While no system is perfect, I hope that this short essay demonstrates how through the use of simple mathematics, one could devise a more “fair” ranking scheme to evaluate success.  Enjoy the London Olympics, and may the best athletes win!

Table 1. Excerpted from Wikipedia “2008 Summer Olympics Medal Table.”

  4 Responses to “How to Rank Medal Counts in the Olympics?”

  1. […] better than others, but none definitive. After some research, I personally developed a fondness for the system suggested by Robert Banks via Mario Livio, which weights the medals by the relative densi…; in this system a bronze medal is assigned one point, a silver medal 1.23 points, a gold medal 2.27 […]

  2. Thanks for the interesting perspective! I’ve been scratching my head around what would be a fair way of calculating ranks as we count the medals from the London olympics. I would disagree with using the characteristics of the medals themselves however, as these are fairly random (of course, gold is more precious than silver but why gold and not platinum?) and have little relationship to the efforts put in by the atheletes. Instead, I thought it would be interesting to measure how likely a given athelete is likely to win a gold/silver/bronze medal during his/her career and assign the inverse of those odds. For instance, if there’s a 1% change to win a gold, 2% silver, 5% bronze then gold would get 100 points, 50 points for silver and then 20 points for bronze.
    With regards to further dividing the points by Pop or GDP data, I agree with the statement above that the relationship is not linear so it’s a bit unfair for NOCs with large populations. When you are competing at the highest level, it really doesn’t matter if you have 10 potential competitors in your country or 100.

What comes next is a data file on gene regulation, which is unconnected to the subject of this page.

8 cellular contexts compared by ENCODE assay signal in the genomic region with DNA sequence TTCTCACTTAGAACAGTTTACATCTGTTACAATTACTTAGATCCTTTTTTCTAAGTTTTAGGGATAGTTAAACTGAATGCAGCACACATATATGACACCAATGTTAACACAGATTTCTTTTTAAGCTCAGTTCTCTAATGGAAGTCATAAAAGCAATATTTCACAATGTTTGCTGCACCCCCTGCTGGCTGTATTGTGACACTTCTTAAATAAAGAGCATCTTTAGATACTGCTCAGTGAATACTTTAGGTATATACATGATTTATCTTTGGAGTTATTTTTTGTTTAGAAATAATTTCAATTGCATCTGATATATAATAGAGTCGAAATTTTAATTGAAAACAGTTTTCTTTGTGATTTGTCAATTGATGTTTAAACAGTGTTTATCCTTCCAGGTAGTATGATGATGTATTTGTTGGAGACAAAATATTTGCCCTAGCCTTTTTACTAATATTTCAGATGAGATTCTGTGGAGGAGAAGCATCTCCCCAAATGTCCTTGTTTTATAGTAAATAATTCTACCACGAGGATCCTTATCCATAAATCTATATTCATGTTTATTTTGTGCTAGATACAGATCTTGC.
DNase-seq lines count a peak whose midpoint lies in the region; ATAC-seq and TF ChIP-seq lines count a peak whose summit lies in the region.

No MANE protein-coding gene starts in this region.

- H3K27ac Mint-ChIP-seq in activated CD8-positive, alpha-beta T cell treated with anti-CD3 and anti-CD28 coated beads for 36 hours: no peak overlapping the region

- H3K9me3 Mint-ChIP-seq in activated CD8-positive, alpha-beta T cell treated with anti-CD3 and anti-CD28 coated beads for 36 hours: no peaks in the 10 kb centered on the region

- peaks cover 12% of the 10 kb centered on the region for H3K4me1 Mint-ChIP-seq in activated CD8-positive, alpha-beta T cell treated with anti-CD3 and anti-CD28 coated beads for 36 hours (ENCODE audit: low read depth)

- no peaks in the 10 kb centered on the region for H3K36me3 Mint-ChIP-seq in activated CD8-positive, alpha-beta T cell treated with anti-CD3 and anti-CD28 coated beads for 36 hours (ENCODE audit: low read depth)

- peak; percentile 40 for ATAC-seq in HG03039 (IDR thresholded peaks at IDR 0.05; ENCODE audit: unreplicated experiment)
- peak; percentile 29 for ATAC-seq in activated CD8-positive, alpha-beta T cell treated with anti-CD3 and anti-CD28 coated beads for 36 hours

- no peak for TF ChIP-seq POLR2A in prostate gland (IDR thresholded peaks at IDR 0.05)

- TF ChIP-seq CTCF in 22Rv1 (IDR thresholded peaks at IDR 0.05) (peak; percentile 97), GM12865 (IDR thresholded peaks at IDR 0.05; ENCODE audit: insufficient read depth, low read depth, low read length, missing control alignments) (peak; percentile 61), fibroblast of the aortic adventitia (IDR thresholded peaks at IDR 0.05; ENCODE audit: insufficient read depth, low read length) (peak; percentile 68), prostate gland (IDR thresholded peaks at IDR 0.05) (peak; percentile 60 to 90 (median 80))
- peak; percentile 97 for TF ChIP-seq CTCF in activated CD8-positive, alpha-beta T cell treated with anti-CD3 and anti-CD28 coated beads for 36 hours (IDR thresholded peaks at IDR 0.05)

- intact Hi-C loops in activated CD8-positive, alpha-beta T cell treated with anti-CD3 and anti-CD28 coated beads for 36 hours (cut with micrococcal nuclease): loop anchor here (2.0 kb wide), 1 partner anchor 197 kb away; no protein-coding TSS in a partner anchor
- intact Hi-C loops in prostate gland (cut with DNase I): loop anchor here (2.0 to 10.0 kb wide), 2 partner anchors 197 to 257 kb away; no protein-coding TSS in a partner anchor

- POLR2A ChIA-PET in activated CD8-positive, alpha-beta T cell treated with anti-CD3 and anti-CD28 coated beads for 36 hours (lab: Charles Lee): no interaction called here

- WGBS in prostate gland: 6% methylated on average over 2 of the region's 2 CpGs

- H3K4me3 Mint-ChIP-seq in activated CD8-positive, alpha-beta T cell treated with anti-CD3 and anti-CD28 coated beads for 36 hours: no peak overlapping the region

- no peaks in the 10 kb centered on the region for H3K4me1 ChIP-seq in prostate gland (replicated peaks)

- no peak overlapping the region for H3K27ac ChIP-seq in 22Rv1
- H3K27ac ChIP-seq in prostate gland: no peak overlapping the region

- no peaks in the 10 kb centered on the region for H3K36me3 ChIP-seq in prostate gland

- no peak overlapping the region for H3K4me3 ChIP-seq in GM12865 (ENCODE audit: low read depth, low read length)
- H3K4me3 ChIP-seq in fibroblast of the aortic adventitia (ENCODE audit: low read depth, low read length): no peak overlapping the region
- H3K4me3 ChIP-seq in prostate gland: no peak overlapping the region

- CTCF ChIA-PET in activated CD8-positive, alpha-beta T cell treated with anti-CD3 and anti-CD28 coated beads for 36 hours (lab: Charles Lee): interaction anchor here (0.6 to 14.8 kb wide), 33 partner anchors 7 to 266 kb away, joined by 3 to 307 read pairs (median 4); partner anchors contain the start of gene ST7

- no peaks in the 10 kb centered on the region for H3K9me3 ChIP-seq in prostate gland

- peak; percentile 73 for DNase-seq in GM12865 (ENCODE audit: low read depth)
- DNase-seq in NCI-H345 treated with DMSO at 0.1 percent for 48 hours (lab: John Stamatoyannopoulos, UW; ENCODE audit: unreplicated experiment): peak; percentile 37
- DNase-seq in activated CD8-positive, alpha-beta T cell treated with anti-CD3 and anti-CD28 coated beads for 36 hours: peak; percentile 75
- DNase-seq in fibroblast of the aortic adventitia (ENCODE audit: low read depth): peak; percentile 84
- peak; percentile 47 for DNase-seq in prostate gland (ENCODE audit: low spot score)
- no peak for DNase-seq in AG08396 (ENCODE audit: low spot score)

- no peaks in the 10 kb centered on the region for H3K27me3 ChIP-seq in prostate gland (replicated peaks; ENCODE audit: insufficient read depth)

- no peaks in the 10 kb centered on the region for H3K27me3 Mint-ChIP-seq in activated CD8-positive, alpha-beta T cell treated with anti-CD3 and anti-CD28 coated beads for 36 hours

3. Nice write up. I like the creativity in defining new rankings. One comment on dividing by the population. That is inherently unfair because the number of competitors a country sends to the Olympics is not proportional to the population of the country. You can only have so many athletes in each event I assume. That means that while you do have a large pool, the number of tries you have at getting a medal does not grow linearly with population. The quality of your tries might get a boost by the fact that you had a large pool of possible athletes but still, there’s lots of random stuff going into whether an athlete wins or not, so even if your athletes have the best chance of winning, something can go wrong (sicknesses, injuries, etc.). My conclusion to this long comment is that it’s completely wrong to divide by the population of the country. It would be better to divide by some number that weights both the number of athletes participating and the population.

  4. thanks Mario. I would love to read the article by prof. Banks (what’s the reference?). I suspect math can be quite refined. It is clear that the difference between silver and bronze medals is often (~50% of the cases) the result of the random set up of the tournament pairing table: if both nr. 3 and 2 lose against the winner, in the semifinal and final respectively, how can we say that nr.2 is really better than nr. 3? (this holds true, in fact, for all those who had the “luck” of playing and losing against the gold medalist). It is true that the silver medalist won one more game than the bronze, the semifinal against nr. 4. But are really 3-2-1 the correct weights, from a statistical point of view? What’s the probability that the silver and bronze medalist are really the second and third best?